September 29, 2009

James Edward "Pete" Runnels

Born January 28, 1928 in Lufkin, Texas, the 6 ft, 170 lb Runnels batted left-handed and threw right-handed. A master at handling the bat, he was a notorious singles hitter who had one of the best eyes in the game, compiling an outstanding 1.35 walk-to-strikeout ratio. Altogether, he batted over .300 six times, once with the Senators, five with the Red Sox. Despite winning the batting title in 1960, he drove in just 35 runs, a record low for a batting title winner.

Solid and versatile with the glove, Runnels started as a shortstop with the Senators, but ultimately played 644 games at first base, 642 at second, 463 at shortstop, and 49 at third. Twice he led the American League in fielding percentage, at second base in 1960, and at first base in 1961. He was not a good base stealer: in 1952 he set the record for most attempted steals with no successes, at 10. In his career he stole 37 bases and was caught 51 times.

In five seasons with Boston, Runnels never hit less than .314, winning two batting crowns in 1960 and 1962, and just missed the 1958 American League Batting Crown by six points to his teammate Ted Williams on the final day of the 1958 season. On August 30, 1960, in a double-header against the Tigers, Runnels hit 6-for-7 in the first game and 3-for-4 in the second, tying a Major League record for hits in a double-header. In 1962, Runnels played in his third All-Star Game for the American League and hit a home run off the Philadelphia Phillies' Art Mahaffey. He went on to win the American League batting title that year. After the season, however, Runnels was traded to the Houston Colt .45s (forerunners of the Astros) in exchange for outfielder Román Mejías. Runnels was released by Houston early in the 1964 season.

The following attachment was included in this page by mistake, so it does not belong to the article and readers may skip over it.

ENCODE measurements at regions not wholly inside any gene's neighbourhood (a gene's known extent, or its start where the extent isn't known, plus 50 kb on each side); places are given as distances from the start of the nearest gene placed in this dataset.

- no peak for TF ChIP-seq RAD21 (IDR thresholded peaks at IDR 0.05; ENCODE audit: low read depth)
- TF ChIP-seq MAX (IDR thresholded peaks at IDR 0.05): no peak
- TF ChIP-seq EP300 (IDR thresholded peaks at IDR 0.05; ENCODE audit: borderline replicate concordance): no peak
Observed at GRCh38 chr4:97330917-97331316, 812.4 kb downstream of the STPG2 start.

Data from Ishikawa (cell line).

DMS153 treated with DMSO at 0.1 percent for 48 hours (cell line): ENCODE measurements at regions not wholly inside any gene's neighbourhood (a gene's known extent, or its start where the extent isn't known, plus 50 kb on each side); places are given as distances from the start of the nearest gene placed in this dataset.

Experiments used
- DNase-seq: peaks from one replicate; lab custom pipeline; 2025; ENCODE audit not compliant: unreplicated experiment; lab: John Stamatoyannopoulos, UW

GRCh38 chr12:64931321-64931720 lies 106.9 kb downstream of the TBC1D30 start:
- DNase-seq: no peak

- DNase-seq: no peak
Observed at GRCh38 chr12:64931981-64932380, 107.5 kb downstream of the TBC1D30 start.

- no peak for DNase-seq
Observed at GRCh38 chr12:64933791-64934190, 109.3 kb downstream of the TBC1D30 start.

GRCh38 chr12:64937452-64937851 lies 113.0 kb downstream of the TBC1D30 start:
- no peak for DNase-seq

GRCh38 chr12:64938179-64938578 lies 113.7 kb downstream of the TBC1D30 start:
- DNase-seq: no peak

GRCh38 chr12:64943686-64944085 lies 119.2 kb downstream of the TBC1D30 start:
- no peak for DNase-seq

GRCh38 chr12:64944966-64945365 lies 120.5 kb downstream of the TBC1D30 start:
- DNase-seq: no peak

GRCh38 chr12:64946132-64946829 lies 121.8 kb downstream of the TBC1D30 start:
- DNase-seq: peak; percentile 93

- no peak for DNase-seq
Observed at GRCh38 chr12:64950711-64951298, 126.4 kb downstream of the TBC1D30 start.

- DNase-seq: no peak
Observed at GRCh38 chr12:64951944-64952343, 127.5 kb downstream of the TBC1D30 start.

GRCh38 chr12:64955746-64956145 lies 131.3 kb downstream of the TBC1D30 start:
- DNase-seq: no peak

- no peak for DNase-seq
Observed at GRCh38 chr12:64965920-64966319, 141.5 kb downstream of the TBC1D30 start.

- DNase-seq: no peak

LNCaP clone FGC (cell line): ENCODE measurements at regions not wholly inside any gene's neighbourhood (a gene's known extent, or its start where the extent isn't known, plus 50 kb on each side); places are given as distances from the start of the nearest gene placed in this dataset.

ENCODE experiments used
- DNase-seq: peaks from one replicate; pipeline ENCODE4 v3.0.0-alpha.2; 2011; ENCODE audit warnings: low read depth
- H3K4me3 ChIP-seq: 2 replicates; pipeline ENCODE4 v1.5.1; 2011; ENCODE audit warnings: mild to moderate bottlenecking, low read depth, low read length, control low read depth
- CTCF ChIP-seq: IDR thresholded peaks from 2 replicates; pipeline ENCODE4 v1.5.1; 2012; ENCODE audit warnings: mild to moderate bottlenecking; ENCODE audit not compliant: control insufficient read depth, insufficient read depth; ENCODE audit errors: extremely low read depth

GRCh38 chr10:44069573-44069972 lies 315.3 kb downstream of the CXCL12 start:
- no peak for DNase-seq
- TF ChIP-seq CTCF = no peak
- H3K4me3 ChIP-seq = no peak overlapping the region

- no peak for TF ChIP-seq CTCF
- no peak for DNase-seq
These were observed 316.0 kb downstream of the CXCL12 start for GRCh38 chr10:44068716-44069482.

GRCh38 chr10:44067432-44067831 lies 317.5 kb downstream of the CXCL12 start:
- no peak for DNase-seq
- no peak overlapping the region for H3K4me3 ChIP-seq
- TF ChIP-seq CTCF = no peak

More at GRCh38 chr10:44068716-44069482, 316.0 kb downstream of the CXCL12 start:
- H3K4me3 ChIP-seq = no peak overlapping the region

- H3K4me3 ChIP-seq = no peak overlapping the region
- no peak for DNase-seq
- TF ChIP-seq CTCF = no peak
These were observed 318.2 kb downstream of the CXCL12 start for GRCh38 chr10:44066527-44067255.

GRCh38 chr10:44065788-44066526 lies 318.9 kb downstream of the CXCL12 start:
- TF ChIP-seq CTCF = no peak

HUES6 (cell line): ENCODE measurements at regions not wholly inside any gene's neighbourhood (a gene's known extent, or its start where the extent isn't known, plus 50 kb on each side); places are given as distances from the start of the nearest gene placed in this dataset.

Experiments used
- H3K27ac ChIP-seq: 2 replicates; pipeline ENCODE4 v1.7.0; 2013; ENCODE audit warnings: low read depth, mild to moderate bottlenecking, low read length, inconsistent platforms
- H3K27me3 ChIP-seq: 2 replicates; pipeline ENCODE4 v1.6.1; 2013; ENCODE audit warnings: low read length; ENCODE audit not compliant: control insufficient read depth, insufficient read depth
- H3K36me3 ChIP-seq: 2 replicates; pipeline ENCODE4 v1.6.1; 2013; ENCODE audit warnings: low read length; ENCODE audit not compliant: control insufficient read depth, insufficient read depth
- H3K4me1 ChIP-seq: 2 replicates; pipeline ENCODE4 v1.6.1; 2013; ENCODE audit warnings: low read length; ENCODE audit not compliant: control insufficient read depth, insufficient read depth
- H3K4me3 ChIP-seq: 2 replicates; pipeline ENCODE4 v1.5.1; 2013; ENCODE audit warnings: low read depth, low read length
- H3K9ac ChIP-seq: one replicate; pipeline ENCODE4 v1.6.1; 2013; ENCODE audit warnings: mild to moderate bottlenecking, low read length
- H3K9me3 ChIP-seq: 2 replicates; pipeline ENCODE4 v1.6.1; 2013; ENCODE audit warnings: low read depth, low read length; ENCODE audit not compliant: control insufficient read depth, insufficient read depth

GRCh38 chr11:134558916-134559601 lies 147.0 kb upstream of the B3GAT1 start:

He coached for the Red Sox in 1965-1966, serving as an interim manager for the last 16 games of the 1966 season. Under Runnels, the Sox played .500 baseball and escaped last place by one-half game. However, he was replaced for the 1967 season. Runnels was inducted into the Texas Sports Hall of Fame in 1982 and into the Boston Red Sox Hall of Fame in November 2004.

After leaving Major League Baseball, Runnels returned to his native state and opened a sporting goods store in Pasadena, Texas. He helped found and operate a co-ed camp, Camp Champions in Marble Falls, Texas, which is still in existence. After suffering a stroke while golfing on May 17, 1991, Pete Runnels died three days later at Bayshore Hospital in Pasadena, Texas.

GPS Coordinates
29° 30.826, -095° 07.439

Section 210
Forest Park East Cemetery
Webster

No comments:

Post a Comment